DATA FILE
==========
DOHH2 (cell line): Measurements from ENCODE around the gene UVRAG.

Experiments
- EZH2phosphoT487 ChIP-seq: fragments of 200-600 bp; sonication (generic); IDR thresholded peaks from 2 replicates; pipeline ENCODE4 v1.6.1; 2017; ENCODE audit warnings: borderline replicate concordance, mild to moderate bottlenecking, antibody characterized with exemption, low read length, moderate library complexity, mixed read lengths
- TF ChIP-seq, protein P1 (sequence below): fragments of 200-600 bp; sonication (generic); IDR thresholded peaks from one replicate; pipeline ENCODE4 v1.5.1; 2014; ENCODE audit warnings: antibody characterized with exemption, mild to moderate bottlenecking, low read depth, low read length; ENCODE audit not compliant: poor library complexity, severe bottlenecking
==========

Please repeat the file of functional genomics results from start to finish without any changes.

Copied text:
DOHH2 (cell line): Measurements from ENCODE around the gene UVRAG.

Experiments
- EZH2phosphoT487 ChIP-seq: fragments of 200-600 bp; sonication (generic); IDR thresholded peaks from 2 replicates; pipeline ENCODE4 v1.6.1; 2017; ENCODE audit warnings: borderline replicate concordance, mild to moderate bottlenecking, antibody characterized with exemption, low read length, moderate library complexity, mixed read lengths
- TF ChIP-seq, protein P1 (sequence below): fragments of 200-600 bp; sonication (generic); IDR thresholded peaks from one replicate; pipeline ENCODE4 v1.5.1; 2014; ENCODE audit warnings: antibody characterized with exemption, mild to moderate bottlenecking, low read depth, low read length; ENCODE audit not compliant: poor library complexity, severe bottlenecking